Posted December 18, 2009 in Family Law by Michael Lonich.
Divorce - A common name for a marriage that is legally ended.
Mediation – When a neutral person (called a mediator) helps people who cannot agree to communicate so they can reach a settlement they both accept. A mediator does NOT give legal advice.
Mediator – Mediators are lawyers or professionals trained to solve disputes. They are neutral and help people settle on their own. The mediator does not decide the case.
Collaborative Law – A way to solve conflicts without going to court. Both sides have a lawyer, but they agree not to go to court unless it is impossible to settle.
Mandatory Settlement Conference – This is the last chance for people in a lawsuit to try to settle before trial. A judge or lawyer listens to both sides of the case and tries to find a solution that everyone agrees with. It is less formal than a full Settlement Conference.
Pro Tempore – Same as a pro tem, or temporary judge. A referee, commissioner, or lawyer who temporarily replaces a judge. Comes from the Latin for for the time being or temporarily.
Default – When a defendant doesn’t file an answer in time or go to court when s/he is supposed to. If the defendant was properly notified, the judge can decide the case without him or her.
Proceedings – Usually, the process of conducting judicial business in front of a court or other judicial officer. A proceeding is any of the separate steps in that process, like, a motion or hearing.
Order to show cause – A court order that makes someone go to court to explain to the judge why s/he did not follow the rules. If someone doesn’t follow the rules, the judge can fine or punish that person in other ways.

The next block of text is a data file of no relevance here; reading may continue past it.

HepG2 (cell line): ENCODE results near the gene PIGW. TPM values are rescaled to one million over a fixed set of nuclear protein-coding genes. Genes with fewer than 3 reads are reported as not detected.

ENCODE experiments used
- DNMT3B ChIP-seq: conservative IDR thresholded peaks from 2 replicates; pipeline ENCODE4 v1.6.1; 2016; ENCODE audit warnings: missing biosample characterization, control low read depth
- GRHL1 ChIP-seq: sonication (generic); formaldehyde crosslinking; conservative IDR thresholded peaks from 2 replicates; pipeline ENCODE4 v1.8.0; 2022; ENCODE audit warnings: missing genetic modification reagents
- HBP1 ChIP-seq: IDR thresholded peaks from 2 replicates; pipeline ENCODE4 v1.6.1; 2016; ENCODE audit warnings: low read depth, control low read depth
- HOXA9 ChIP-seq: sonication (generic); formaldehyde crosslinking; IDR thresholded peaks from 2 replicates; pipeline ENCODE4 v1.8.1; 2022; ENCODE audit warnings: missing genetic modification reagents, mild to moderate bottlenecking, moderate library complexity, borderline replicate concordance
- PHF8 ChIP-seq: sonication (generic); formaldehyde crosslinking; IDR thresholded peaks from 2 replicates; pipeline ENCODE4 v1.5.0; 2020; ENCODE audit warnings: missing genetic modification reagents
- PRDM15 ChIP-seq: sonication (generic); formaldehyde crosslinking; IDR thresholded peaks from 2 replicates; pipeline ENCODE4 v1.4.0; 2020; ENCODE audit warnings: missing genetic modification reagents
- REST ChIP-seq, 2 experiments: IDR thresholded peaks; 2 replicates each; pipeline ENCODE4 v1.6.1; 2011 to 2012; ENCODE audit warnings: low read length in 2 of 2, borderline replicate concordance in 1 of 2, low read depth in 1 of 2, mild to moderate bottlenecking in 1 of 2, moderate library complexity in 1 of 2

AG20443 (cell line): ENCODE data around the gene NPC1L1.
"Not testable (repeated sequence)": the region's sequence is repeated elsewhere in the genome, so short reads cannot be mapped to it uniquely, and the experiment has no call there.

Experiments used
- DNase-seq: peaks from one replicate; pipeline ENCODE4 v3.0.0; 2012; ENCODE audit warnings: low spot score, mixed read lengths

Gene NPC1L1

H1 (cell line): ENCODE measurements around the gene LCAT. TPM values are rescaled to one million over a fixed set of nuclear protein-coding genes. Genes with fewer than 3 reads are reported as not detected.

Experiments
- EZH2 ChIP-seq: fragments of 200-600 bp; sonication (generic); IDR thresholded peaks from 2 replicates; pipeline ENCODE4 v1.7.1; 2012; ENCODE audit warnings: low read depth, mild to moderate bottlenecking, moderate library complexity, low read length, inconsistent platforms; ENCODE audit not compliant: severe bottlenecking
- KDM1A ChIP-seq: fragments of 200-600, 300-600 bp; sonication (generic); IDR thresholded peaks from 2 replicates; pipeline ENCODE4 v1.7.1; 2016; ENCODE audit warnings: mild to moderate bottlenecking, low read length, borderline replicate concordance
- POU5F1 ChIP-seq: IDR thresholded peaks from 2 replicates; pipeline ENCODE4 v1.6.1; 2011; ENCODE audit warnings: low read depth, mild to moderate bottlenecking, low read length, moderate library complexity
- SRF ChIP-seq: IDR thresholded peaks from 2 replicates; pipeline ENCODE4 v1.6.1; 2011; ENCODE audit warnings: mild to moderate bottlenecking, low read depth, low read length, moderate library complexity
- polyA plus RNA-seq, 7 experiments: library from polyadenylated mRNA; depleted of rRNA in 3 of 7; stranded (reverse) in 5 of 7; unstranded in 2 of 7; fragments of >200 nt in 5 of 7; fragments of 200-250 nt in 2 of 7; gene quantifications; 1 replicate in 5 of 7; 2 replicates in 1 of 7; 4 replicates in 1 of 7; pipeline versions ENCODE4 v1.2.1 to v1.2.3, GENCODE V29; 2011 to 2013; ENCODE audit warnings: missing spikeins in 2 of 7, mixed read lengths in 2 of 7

Petitioner – A person who presents a petition to the court.
Respondent – The person who answers the original Petition.
With help from the Superior Court of California, County of Santa Clara website.
Posted December 11, 2009 in Family Law by Julia Lemon.
As a recent article points out, text messages, along with other types of electronic media, are frequently coming into play and presenting new concerns for those in the midst of a divorce proceeding. Text messages sent to a spouse, friend, or new partner during a divorce proceeding often “reveal intentions, intimate details and negotiation strategies” and may be subpoenaed and recovered during the proceeding, even if deleted from your phone after sending. Accordingly, take care when text messaging, emailing, or using other social networking sites during a divorce proceeding to avoid unintended consequences.
Posted December 4, 2009 in Estate Planning by Michael Lonich.
There are many issues to consider in creating an estate plan. To begin with you should, ask yourself the following questions:
- What are my assets and what is their approximate value?
- Whom do I want to receive those assets and when?
- Who should manage those assets if I cannot, either during my lifetime or after my death?
- Who should be responsible for taking care of my minor children if I become unable to care for them myself?
- Who should make decisions on my behalf concerning my care and welfare if I become unable to care for myself?
- What do I want done with my remains after I die and where would I want them buried, scattered or otherwise laid to rest?
Once you have some answers to these questions, you are ready to seek the advice and services of a qualified lawyer. The attorneys at Lonich and Patton can help you create an estate plan, and advise you on such issues as title to assets and the management of your estate.
Courtesy of the State Bar of California
Posted December 1, 2009 in Firm News by Michael Lonich.
Happy Holidays from everyone here at Lonich and Patton, LLP!
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Thank you and have a good holiday!